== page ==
Hillary C. Johnson is an Economist with the East Asia and Pacific Gender Innovation Lab in the East Asia and Pacific Chief Economist Office at the World Bank. Her expertise is in applied research, including impact evaluations and survey design. She has worked on various topics, including gender, entrepreneurship, and socioemotional skills development, and her work has been published in journals including Science and the Journal of Southeast Asian Economies.
She holds a Masters degree in International Development Economics from Université Paris Dauphine.
Jonathan Timmis is an Economist in the Office of the Chief Economist for East Asia and the Pacific at the World Bank, where he researches the areas of digitalization and technological change, productivity and globalization. Before joining the Bank, Jonathan worked for the IFC, the OECD Productivity and Business Dynamics Division and as an Overseas Development Institute Fellow in Rwanda.
He holds a PhD in Economics from the University of Nottingham and has published in journals including the Journal of Economic Behavior and Organization and Review of International Economics.
Duong Le is a Junior Economist in the Office of the Chief Economist for East Asia and the Pacific at the World Bank. His research focuses on the economics of enterprises in developing countries, and on environmental aspects of sustainable socio-economic development. He has published in peer-reviewed economics journals such as Journal of Development Economics and Journal of Economic Behavior and Organization.
Before joining the World Bank, Duong was a Postdoctoral Associate at Duke University. He holds a Ph.D. in Economics and an MBA in Management Information Systems from the State University of New York at Binghamton.
Aneesh Mannava is a Research Analyst at the East Asia and Pacific Gender Innovation Lab (EAPGIL) where he researches gender gaps in economic opportunities in South East Asia to better understand where gaps exist and how they can be closed. In the past he has also worked on the topics of competitiveness, firm growth and financial inclusion. Before the East Asia and Pacific Chief Economist Office, he worked at the World Bank’s Competitiveness Policy Evaluation Lab, and at the National Institute of Public Finance and Policy and Small Enterprise Finance Center at IFMR, both in India.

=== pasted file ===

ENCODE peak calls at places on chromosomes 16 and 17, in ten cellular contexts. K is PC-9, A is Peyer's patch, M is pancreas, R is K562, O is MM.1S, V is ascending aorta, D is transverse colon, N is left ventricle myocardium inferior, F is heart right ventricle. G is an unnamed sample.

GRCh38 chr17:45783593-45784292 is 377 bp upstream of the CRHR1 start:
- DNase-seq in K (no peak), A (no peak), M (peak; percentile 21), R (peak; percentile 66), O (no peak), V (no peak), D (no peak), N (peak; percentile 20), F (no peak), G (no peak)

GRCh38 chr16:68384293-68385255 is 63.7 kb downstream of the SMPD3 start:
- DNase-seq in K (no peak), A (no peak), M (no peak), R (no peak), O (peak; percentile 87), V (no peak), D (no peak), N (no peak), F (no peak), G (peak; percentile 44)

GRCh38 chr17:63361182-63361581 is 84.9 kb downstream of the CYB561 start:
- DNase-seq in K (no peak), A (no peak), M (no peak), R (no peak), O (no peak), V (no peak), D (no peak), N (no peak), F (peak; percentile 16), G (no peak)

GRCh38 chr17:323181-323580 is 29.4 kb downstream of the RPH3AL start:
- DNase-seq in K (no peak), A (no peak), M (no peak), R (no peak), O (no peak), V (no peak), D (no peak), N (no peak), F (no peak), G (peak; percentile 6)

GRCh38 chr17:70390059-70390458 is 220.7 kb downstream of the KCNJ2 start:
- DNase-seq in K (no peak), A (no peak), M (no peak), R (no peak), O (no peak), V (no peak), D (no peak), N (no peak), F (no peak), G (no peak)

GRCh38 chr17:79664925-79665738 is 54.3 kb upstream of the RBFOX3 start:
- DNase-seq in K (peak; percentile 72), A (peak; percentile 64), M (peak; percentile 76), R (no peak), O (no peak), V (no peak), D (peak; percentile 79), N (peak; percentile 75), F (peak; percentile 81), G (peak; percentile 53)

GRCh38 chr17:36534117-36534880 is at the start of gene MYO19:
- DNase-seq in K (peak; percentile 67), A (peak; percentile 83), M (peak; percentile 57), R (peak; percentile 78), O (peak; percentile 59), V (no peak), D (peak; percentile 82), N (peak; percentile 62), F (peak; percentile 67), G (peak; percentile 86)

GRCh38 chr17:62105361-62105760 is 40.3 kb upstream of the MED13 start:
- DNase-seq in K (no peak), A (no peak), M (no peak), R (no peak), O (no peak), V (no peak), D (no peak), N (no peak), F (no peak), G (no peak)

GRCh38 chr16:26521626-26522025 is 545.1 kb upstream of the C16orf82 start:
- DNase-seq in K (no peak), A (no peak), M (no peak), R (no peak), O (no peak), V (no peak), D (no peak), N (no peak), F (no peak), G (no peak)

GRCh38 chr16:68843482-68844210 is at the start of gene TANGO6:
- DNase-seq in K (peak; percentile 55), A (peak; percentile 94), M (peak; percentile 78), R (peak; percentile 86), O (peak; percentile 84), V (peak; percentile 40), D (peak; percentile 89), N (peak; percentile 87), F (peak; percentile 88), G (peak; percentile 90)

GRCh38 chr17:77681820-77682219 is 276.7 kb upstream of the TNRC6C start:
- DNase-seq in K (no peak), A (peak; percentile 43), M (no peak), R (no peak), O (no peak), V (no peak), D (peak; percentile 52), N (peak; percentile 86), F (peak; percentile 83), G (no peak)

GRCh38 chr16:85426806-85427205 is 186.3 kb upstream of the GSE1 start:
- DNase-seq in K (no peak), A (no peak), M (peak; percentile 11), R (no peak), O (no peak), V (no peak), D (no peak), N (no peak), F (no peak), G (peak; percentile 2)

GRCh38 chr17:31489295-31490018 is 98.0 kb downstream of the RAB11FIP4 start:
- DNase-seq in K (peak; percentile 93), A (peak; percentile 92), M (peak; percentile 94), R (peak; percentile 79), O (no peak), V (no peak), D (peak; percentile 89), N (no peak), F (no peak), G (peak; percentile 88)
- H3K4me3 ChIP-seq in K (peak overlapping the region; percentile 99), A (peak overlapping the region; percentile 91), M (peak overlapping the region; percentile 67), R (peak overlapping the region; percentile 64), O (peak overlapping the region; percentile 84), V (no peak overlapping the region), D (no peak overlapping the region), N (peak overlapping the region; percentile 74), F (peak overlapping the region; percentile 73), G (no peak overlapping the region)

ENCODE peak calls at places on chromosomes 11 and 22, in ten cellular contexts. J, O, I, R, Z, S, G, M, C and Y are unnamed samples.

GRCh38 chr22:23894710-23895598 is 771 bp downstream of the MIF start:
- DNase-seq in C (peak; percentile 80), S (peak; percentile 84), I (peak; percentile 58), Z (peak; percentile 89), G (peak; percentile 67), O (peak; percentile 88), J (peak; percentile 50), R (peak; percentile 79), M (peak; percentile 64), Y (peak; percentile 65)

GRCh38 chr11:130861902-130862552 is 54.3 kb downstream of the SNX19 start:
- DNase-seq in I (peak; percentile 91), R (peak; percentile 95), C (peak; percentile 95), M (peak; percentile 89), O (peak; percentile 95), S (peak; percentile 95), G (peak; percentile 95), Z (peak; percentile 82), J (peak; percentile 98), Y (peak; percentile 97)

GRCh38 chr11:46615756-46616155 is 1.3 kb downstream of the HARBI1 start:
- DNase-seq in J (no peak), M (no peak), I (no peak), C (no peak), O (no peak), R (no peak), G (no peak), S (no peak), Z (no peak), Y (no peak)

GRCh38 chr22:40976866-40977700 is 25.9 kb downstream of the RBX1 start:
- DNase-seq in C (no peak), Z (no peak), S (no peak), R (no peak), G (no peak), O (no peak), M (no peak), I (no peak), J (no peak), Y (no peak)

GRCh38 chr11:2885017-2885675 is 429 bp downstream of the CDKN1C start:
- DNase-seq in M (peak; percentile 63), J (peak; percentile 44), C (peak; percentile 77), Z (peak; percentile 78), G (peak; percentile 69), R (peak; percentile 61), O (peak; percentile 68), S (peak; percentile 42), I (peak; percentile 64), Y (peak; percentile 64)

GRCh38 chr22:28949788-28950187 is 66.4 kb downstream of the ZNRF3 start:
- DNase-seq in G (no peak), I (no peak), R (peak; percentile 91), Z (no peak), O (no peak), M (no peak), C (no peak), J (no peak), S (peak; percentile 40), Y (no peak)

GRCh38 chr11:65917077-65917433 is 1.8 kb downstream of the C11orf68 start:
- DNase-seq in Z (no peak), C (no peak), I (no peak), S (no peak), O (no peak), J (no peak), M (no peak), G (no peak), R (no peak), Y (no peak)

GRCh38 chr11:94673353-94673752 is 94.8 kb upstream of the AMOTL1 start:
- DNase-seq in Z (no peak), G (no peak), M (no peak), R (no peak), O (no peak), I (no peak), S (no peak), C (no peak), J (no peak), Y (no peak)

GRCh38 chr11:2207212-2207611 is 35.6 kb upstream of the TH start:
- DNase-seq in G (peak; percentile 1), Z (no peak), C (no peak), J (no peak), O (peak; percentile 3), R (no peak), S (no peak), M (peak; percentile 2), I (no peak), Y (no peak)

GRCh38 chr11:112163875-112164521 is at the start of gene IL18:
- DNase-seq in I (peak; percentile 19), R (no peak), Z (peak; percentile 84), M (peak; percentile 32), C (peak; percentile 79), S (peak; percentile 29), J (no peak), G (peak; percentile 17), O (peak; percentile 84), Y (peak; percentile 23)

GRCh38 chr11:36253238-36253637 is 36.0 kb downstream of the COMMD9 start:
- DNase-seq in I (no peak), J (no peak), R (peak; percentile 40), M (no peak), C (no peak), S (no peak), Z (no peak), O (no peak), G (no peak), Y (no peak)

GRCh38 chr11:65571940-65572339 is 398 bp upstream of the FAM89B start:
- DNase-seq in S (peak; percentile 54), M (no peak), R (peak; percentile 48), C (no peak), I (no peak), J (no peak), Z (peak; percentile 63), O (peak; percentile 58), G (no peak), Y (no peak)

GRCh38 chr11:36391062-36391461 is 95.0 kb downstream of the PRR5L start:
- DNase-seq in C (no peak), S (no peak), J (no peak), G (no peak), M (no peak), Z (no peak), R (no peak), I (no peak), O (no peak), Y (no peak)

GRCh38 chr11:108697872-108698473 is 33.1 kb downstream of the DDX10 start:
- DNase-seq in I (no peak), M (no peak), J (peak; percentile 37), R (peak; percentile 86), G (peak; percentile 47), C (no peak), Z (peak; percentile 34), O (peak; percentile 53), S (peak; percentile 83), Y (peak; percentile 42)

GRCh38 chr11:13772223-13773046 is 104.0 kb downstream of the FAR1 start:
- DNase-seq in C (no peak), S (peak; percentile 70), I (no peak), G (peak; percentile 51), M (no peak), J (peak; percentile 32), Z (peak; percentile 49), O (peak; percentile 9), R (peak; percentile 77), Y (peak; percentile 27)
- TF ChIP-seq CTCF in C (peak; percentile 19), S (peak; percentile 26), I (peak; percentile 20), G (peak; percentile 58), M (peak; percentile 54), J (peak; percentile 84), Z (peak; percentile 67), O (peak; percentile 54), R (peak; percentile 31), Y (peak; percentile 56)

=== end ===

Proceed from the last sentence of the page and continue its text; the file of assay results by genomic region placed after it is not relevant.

He has undergraduate and master’s degrees in economics from the Indian Institute of Technology, Madras and the London School of Economics.
Vera Kehayova joined the EAP Chief Economist Unit in July 2016 as a Research Analyst. She is working on the bi-annual WBG-IMF Spring/Annual Flagship, the EAP Economic Update, and other research projects, including on technology disruptions, jobs, skills, labor productivity and macroeconomic vulnerabilities. She has over thirteen years of international development and macroeconomic research experience gained at the IMF, UNDP and World Bank Group.
Previously, at the IMF she worked on External and Fiscal Vulnerability Assessment of Low-Income Countries, financing mechanisms for countries hit by Ebola in West Africa in 2015, food security, natural disasters and public health disasters, among many others. At the UNDP, she worked on the Human Development Report 2011 on Sustainability and Equity: A Better Future for All. Vera started her career at the Bank after college undertaking various assignments for five years on topics related to human development, fragile states, energy policy, and macroeconomic research on Africa.
She holds a BA in Political Economy from Emmanuel College in Boston, MA and a Master’s degree in Applied Economics from the Johns Hopkins University in Washington D.C.; and more recently a Graduate Certificate on Data Science/Machine Learning from the George Washington University.
Cecile Wodon joined the World Bank in 1997. She spent the first half of her career working in PREM units in the Africa Region where she developed a sound understanding of operational work. She became a Sr. Executive Assistant in 2012 when she joined the office of the PREM Director in the East Asia Region. She currently works in the EAP Chief Economist office where she provides comprehensive overall executive and administrative support to the Chief Economist and his team.